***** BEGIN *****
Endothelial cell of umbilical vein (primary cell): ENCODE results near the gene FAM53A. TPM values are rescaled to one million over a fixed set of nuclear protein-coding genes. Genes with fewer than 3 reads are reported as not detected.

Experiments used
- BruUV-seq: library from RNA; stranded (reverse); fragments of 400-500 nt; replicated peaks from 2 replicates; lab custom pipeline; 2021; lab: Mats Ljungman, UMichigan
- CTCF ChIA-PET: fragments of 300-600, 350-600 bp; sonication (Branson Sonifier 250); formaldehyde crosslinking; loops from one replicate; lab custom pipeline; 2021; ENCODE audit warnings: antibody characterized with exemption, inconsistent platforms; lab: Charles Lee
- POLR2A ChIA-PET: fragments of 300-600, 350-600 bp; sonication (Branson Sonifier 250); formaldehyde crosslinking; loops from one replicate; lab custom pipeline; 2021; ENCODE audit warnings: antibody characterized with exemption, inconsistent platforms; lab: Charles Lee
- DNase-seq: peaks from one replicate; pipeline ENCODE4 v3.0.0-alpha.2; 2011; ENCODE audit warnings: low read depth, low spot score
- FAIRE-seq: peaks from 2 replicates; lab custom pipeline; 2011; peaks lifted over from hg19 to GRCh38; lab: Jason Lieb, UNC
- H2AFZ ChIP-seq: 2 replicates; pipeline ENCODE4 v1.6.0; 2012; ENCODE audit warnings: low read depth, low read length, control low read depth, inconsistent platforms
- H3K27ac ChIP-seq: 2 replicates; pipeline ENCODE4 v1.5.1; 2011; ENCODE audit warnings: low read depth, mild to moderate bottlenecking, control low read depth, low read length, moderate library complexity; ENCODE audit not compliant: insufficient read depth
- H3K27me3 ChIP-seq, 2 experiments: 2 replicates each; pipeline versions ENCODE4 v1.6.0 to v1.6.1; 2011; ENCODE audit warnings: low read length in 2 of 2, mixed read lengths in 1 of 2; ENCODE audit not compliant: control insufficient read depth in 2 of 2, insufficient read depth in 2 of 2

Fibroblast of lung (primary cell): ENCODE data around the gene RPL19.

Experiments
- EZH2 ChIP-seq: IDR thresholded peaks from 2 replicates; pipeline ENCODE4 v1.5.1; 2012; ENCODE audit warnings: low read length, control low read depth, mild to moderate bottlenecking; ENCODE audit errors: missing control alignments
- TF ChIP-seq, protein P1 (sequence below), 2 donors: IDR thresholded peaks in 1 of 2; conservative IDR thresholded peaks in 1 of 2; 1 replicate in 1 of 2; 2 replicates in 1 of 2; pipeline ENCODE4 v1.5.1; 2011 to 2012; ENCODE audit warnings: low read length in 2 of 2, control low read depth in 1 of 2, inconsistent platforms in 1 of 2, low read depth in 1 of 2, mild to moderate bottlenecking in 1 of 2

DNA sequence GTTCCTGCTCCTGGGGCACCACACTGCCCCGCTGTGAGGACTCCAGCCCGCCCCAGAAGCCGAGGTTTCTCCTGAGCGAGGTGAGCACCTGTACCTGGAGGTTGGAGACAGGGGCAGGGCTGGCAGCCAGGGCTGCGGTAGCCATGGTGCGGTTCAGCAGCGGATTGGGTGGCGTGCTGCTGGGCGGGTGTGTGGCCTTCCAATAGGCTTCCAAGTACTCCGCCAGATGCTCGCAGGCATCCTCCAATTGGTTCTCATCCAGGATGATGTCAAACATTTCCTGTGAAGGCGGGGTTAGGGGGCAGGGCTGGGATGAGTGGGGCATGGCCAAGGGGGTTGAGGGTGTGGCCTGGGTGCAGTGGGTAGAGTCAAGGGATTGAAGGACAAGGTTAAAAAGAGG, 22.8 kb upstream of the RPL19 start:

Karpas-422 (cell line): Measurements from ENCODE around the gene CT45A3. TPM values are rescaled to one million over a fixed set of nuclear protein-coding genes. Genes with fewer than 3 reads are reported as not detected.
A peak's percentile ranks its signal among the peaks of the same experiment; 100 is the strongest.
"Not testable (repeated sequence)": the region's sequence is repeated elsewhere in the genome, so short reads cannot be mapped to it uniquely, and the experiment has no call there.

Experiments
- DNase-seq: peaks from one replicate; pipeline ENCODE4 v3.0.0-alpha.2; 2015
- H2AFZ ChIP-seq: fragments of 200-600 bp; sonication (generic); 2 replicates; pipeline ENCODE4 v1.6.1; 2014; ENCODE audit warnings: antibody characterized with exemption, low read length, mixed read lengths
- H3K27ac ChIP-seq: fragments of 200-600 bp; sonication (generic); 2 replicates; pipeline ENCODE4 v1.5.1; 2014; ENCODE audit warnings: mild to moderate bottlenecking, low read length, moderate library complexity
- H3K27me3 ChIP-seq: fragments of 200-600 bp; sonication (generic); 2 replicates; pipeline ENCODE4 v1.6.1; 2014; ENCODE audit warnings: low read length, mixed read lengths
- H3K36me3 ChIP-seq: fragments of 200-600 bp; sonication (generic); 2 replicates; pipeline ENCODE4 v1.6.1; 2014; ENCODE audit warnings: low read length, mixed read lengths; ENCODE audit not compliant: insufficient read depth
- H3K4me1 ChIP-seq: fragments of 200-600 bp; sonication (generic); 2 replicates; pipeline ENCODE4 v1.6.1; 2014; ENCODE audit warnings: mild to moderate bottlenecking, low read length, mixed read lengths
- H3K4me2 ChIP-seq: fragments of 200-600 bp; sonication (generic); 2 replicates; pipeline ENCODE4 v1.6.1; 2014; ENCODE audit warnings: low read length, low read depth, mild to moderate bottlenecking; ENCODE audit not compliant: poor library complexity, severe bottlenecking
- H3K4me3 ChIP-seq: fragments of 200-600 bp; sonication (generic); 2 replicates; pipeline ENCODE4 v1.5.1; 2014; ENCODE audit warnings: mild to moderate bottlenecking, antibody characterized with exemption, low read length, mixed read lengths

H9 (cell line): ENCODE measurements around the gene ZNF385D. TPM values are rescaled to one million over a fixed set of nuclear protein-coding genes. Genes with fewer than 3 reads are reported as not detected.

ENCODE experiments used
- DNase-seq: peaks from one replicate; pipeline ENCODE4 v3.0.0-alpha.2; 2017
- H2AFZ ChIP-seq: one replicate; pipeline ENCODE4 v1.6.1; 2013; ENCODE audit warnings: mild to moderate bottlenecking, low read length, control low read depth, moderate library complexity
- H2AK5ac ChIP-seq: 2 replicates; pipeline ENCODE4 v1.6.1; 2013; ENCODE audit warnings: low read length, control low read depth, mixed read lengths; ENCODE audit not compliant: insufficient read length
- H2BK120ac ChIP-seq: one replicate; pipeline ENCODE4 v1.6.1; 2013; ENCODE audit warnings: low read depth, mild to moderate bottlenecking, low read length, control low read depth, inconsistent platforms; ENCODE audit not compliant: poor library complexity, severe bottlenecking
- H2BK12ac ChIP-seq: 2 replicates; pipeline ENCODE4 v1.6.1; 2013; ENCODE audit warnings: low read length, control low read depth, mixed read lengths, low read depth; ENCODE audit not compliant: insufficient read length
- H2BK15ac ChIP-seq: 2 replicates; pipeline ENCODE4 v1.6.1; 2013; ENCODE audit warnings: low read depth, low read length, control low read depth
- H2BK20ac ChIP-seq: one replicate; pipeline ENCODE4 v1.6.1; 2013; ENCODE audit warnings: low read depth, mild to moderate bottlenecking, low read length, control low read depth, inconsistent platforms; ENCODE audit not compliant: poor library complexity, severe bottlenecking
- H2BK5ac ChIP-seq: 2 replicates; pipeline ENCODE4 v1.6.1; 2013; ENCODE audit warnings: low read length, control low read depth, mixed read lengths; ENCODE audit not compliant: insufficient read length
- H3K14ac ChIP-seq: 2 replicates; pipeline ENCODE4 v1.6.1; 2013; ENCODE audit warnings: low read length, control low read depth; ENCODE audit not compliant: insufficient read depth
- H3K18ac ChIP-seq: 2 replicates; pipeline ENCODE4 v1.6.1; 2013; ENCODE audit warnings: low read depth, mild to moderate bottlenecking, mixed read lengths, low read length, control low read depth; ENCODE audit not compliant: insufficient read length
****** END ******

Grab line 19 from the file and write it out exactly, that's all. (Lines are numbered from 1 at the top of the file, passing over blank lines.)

Experiments